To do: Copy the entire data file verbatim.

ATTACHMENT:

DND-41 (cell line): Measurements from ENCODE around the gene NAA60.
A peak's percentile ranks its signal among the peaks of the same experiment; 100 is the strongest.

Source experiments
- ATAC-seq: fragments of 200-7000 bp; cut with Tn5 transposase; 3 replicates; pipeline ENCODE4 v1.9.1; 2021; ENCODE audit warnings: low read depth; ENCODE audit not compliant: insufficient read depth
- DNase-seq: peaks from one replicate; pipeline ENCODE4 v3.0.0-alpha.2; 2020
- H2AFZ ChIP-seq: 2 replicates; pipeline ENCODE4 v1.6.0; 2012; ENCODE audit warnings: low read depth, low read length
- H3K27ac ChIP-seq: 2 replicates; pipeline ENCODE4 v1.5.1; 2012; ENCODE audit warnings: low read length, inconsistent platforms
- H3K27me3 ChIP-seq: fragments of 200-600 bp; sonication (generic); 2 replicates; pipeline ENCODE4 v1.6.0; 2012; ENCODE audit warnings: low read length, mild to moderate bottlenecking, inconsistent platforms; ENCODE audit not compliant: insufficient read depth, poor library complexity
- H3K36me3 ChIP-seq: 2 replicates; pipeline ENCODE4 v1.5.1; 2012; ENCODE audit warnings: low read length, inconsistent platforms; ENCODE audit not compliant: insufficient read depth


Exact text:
DND-41 (cell line): Measurements from ENCODE around the gene NAA60.
A peak's percentile ranks its signal among the peaks of the same experiment; 100 is the strongest.

Source experiments
- ATAC-seq: fragments of 200-7000 bp; cut with Tn5 transposase; 3 replicates; pipeline ENCODE4 v1.9.1; 2021; ENCODE audit warnings: low read depth; ENCODE audit not compliant: insufficient read depth
- DNase-seq: peaks from one replicate; pipeline ENCODE4 v3.0.0-alpha.2; 2020
- H2AFZ ChIP-seq: 2 replicates; pipeline ENCODE4 v1.6.0; 2012; ENCODE audit warnings: low read depth, low read length
- H3K27ac ChIP-seq: 2 replicates; pipeline ENCODE4 v1.5.1; 2012; ENCODE audit warnings: low read length, inconsistent platforms
- H3K27me3 ChIP-seq: fragments of 200-600 bp; sonication (generic); 2 replicates; pipeline ENCODE4 v1.6.0; 2012; ENCODE audit warnings: low read length, mild to moderate bottlenecking, inconsistent platforms; ENCODE audit not compliant: insufficient read depth, poor library complexity
- H3K36me3 ChIP-seq: 2 replicates; pipeline ENCODE4 v1.5.1; 2012; ENCODE audit warnings: low read length, inconsistent platforms; ENCODE audit not compliant: insufficient read depth